Emmanuel Bloch Closing Argument in the Trial of Ethel Rosenberg

March 28, 1951, shortly after 10 a.m.:

  • “Dave Greenglass loved his wife. He loved her more than he loved himself . . . and ladies and gentlemen this explains why Dave Greenglass was willing to bury his sister and his brother-in-law to save his wife.” — Ethel Rosenberg: An American Tragedy, p. 165

Granted this may not have been the most persuasive closing argument in the history of closing arguments, but it was heartfelt.

Apparently not content with having sent his sister to the electric chair, in 2001 Dave Greenglass gave an interview to 60 Minutes (!!!!) where he tried to justify his actions (again!) and showed not the slightest remorse.

Here’s the link to a foundation started by Ethel Rosenberg’s younger son, Robert Meeropol. His brother Michael is on the board.

On to the jury deliberations. “The one juror holding out against a death sentence for Ethel was a forty-eight-year-old accountant called James A. Gibbons, with two children of his own.” (p. 169) May his name go down in history.

If self had been on the jury, notwithstanding the terrible incompetence of the Blochs, self would have thought: Hmm, isn’t it strange that the ONLY testimony to this woman’s guilt comes from her brother? He cannot be entirely trustworthy. It’s all his word against hers.

On April 5, the judge handed down his sentence. Julius and Ethel sat there, their faces “chalk-white . . . frozen into grimaces of incredulity.”

The judge went on to sentence the two to death, and probably went home afterwards feeling very satisfied with the day’s work, while Ethel’s brother David — well, who cares what David was feeling. He’s not smart, so he probably felt self-congratulatory, too.

The judge did not just stop at sentencing Julius and Ethel to death, oh no. He drove his point home by singling out and “criticizing Ethel as a mother.” (What about Julius as a father? Did the judge care to say any words about that? Newp)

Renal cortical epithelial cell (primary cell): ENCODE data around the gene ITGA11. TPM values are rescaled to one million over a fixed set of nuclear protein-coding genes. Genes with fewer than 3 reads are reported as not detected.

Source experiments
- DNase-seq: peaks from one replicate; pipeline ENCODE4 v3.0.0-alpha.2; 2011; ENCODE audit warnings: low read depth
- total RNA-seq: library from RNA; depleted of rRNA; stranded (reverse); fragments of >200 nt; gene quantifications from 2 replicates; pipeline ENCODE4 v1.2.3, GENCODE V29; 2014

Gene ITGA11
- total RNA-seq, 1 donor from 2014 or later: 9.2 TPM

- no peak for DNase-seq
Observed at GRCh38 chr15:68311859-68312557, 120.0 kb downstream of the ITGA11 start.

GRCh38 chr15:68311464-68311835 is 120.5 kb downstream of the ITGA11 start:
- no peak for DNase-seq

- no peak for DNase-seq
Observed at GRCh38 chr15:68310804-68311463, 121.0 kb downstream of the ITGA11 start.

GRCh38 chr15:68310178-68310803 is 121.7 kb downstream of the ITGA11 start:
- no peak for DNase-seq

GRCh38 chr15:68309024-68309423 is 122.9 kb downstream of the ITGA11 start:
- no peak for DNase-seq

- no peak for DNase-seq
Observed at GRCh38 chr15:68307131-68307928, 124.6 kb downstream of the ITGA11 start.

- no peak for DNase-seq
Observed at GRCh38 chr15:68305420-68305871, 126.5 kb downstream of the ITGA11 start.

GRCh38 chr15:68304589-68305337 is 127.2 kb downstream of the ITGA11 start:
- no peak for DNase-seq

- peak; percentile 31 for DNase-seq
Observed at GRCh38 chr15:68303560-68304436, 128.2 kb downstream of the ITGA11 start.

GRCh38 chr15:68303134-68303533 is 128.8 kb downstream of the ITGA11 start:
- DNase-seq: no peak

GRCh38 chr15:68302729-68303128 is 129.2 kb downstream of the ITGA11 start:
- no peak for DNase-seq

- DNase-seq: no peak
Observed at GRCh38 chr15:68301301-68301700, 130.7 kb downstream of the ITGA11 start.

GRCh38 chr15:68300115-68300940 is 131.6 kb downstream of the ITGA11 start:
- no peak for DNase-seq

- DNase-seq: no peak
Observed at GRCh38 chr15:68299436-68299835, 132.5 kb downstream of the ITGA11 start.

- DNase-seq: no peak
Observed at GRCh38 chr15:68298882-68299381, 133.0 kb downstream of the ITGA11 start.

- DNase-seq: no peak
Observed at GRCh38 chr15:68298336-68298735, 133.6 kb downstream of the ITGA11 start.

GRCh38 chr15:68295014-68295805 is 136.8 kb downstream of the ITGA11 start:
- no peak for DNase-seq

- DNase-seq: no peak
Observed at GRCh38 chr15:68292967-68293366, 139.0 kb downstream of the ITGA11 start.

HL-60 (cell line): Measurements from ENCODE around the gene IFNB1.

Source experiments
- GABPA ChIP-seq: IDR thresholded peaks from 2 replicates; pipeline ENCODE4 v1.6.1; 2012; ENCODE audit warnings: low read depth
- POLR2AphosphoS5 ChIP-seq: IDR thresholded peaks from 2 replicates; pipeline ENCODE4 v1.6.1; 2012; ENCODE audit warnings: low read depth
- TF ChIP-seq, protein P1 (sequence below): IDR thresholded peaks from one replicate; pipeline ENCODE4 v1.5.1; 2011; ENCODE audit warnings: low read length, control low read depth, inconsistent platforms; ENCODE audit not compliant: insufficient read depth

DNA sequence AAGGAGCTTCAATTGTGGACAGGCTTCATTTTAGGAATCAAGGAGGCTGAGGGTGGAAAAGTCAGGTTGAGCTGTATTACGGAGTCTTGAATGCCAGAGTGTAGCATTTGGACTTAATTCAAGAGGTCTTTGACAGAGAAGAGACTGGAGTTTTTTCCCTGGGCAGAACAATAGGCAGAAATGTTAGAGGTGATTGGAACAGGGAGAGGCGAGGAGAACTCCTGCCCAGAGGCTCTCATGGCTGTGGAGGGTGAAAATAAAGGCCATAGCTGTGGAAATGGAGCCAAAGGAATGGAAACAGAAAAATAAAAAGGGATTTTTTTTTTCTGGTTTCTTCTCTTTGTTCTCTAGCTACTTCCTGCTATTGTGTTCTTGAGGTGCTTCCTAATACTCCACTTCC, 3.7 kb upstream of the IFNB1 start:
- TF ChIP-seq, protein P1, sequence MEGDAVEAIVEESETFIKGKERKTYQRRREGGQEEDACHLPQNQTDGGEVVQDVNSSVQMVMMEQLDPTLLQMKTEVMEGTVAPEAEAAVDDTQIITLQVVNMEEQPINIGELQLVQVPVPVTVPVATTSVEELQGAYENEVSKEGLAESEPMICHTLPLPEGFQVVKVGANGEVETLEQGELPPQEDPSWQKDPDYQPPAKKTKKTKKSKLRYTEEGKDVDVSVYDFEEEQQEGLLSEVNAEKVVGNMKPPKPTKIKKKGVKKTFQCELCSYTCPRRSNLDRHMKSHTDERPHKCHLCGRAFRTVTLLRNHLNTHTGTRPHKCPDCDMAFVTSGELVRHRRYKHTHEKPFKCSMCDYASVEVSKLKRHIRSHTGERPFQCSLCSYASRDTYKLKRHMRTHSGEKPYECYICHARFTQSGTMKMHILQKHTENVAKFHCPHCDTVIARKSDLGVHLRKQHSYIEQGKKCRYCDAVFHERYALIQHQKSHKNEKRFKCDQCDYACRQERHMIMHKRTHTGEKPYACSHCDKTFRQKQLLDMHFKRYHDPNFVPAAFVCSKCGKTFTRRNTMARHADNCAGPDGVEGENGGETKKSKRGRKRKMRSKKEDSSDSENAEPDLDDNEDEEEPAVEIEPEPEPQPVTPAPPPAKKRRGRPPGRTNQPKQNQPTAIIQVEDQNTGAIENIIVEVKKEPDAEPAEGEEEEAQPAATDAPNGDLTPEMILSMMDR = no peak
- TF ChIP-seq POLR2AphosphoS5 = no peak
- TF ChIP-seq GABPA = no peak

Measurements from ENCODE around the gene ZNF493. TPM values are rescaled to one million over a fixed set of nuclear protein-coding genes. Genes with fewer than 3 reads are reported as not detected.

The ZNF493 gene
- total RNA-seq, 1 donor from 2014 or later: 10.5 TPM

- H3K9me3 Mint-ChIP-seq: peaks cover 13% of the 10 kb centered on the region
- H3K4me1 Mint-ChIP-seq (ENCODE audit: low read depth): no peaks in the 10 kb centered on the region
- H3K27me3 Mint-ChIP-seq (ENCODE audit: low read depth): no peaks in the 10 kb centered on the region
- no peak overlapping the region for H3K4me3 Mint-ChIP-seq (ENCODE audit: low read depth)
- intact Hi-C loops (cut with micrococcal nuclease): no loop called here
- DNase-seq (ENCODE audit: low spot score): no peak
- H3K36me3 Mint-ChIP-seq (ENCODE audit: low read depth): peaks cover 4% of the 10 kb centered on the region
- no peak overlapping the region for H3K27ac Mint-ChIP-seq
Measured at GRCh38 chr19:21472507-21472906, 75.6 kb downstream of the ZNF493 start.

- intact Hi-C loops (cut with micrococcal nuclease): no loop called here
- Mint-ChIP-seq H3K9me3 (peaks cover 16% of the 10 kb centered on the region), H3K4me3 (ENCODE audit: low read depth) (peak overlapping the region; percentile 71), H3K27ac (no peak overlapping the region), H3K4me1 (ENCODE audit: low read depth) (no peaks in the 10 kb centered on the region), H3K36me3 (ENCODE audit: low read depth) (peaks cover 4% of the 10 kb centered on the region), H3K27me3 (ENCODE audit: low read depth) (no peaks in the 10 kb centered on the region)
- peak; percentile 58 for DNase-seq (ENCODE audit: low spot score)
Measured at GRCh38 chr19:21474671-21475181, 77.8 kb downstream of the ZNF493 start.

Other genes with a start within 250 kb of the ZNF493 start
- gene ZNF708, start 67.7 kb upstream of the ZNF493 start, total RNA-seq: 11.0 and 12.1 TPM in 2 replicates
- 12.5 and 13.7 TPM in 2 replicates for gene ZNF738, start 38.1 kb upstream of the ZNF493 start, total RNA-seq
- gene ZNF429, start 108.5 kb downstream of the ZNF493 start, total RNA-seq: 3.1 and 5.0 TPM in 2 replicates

Before the two were taken back to their respective prisons, Ethel sang a Puccini aria from Madame Butterfly to Julius. AARGH! Which prompted a prison guard to say (p. 174): “Julie, you’re a low-down son of a bitch . . . but you’re the luckiest man in the world because no man ever had a woman who loved him that much.”

That night, the prison matron offered Ethel a sedative, but she refused it. Singing arias to her feckless husband after she’d just been sentenced to death? Then refusing the sedative? God, that woman was strong.

Stay tuned, dear blog readers. Stay tuned.

The Million-Dollar Question

Manny Bloch’s cross-examination of David Greenglass, Ethel’s younger brother (bear in mind Bloch’s experience in court was settling small bakery contract disputes, and he was up against a very wily and very slippery Roy Cohn, David’s lawyer)

Ethel Rosenberg: An American Tragedy, pp. 141 – 142

“You realize the possible death penalty in the event that Ethel is convicted by this jury, do you not?”

Repeating the question, Bloch asked: “And you bear affection for her?”

“I do.”

“This moment?”

“At this moment.”

“And yesterday?”

“And yesterday.”

Stay tuned, dear blog readers. Stay tuned.

Life in Colour: FALL HAPPENINGS

Self went to the Mountain View Farmers Market this morning, the first time in probably three years. She’s so happy she went. She got a whole bag of potstickers (frozen) for $20. @ bag has 30 potstickers. Good deal!

She also took pictures of a Giant Pumpkin (not quite as big as the one that just won the Half Moon Bay Pumpkin Contest. Nevertheless.)

Life in Colour’s October color is — what else? — orange. She’s posting her farmers market pictures below, as well as a poster for Peninsula Ballet Company’s upcoming event, HipHop Halloween.